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Mothering Teens - Your Responses

I don't really like Mother's Day.

There. I said it. I feel better now.

Like the people who use a popular blog site to air their secrets, I choose this one. I have had 23 Mother's Days to test my theory and so trust me, I've given this a lot of thought. The first one went pretty well. I was pregnant and my wonderful husband bought me a rocking chair and a nice card. I thought, "wow...this is pretty awesome. I get another holiday designed to honor me." It's like being told you just received another birthday.

Well year two and thereafter crushed that dream. Mother's Days seem to be when my children are at their worst. Crying babies, fighting siblings, dirty kitchens where teenagers made meals, and a look of desperation on my husbands face if I look unhappy. Even at church I seem to be given the carnation that is dying or is grabbed out of my hand while the stem snaps and I end up carrying around a dead stemless flower.

Expectations seem too high to be met. After all my kids are still my kids even though it is the second Sunday in May.

It dawned on me on one particularly bad Mother's Day that my rewards and accolades cannot be planned or scheduled. They are delicious drops of dew scattered over the years. They are the look of relief on my daughter's face when she finishes the school project at 1 am that she had weeks to do but waited until the last day and I stayed by her side gluing and pasting and cheering her on. It is the shining nervous face of my son at the MTC as we sing, Called to Serve" together knowing that he will take a piece of my heart to the jungles of Guatemala. It is the daughter who upon graduating this week from BYU, whispers in my ear that she couldn't have done it without me.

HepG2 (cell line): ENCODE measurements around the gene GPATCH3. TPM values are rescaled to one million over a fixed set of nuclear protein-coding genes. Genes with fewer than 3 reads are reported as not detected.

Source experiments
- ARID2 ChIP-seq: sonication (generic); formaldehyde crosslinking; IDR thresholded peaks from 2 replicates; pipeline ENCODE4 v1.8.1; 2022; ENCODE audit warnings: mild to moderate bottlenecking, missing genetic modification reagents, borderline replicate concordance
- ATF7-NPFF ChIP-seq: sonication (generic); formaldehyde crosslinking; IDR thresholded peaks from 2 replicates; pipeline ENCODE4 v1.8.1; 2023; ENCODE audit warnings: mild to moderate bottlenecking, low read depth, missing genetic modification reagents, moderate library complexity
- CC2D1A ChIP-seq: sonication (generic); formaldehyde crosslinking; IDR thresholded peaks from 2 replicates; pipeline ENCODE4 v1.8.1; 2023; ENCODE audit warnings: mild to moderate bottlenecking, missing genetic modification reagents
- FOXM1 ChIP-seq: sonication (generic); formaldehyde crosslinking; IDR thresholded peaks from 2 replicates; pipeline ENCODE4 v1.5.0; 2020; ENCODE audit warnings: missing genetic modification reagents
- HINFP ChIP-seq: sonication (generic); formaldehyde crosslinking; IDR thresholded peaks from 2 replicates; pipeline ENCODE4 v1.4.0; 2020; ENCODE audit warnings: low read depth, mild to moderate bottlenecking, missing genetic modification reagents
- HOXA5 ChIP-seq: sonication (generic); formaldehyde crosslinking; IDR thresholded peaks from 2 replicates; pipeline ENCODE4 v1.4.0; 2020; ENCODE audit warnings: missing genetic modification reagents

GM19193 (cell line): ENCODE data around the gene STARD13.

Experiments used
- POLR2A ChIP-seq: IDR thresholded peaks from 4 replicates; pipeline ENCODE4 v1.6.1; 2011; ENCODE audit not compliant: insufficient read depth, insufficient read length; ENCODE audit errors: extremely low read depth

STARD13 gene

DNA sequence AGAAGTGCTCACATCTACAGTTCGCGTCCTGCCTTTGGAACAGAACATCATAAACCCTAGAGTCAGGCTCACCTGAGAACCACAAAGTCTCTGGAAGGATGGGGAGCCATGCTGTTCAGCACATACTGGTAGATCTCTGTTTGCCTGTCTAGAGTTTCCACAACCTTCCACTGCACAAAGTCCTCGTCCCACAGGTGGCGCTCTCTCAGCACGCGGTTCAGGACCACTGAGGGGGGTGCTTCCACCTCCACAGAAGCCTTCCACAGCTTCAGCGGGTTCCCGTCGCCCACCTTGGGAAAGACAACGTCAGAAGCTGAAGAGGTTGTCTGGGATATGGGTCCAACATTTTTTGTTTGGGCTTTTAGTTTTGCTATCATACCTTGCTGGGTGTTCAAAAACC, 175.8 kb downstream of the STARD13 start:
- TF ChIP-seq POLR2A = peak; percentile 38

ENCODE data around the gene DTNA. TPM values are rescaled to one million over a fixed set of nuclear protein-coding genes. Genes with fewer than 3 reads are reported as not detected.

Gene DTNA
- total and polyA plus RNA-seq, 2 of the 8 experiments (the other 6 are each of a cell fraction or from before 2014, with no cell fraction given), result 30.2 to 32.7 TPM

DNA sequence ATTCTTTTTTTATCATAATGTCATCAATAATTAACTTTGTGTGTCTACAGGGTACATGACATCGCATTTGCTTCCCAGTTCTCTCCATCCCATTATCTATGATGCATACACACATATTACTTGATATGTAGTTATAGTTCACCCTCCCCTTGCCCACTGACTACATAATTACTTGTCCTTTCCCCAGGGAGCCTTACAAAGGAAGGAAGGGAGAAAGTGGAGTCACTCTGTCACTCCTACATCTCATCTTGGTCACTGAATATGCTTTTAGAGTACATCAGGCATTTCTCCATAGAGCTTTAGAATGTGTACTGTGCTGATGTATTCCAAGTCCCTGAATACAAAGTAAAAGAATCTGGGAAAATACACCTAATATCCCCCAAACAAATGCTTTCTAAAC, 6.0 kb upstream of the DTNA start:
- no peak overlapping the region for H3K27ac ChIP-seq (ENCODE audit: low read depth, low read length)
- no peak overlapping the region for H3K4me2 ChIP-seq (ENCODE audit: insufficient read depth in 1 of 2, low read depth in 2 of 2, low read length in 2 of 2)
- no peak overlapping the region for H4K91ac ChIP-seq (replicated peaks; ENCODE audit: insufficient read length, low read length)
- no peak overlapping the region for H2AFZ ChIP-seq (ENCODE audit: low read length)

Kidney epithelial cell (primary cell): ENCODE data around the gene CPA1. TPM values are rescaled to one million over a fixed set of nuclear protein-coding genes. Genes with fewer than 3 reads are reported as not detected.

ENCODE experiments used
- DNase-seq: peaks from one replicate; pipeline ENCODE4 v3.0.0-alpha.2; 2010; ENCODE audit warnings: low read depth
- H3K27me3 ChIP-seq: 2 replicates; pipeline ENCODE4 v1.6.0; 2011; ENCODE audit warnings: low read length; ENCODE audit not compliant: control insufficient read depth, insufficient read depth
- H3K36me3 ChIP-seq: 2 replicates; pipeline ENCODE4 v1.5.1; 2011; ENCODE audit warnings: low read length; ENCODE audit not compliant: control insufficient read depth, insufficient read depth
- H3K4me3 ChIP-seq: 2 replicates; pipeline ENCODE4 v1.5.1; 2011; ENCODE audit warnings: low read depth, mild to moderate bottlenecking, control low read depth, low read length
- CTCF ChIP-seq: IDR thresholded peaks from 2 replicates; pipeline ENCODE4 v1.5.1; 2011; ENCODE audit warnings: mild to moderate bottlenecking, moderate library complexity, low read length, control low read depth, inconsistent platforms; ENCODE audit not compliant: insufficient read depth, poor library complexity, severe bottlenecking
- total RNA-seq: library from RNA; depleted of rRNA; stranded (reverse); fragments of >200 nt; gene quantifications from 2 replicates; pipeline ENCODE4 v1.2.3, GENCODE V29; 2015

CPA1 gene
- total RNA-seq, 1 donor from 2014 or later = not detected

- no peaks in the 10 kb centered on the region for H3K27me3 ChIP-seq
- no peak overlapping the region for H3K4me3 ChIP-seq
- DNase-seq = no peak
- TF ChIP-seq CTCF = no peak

These are my Mother's Days. These are MY moments of honor.

Hallmark can just take their cards and go pedal them to someone else.
~Shelley, from "The Mom Shell"


My 15 year old daughter has taken up jogging in the evenings. For a couple of weeks I have watched her lace up and take a sibling to go for a little jog, all the while thinking that I should be joining her. But then I would get sweaty... but I needed to. So finally I asked her one day if she'd like for me to join her, after all, she clearly likes company. She's always taken either her 10 year old sister or her 17 year old brother.
But instead of welcoming my offer, she looked at me and said, "No, that's okay mom."
What? What?! Why not?
So she went off on her jog and came back a bit later and I just had to know. She just wasn't giving it up, she was refusing to let me in on why. I said, "I know, you are afraid I'll outrun you, right?" "Sure mom, that's it...."said she. "Oh come on! Out with it!" was my reply. Finally her 17 year old stepped in to finish this conversation, "She doesn't want to be seen jogging with her MOTHER, Mother."
And then I tried to swallow that big jagged pill.

Lorinda from I Am Low

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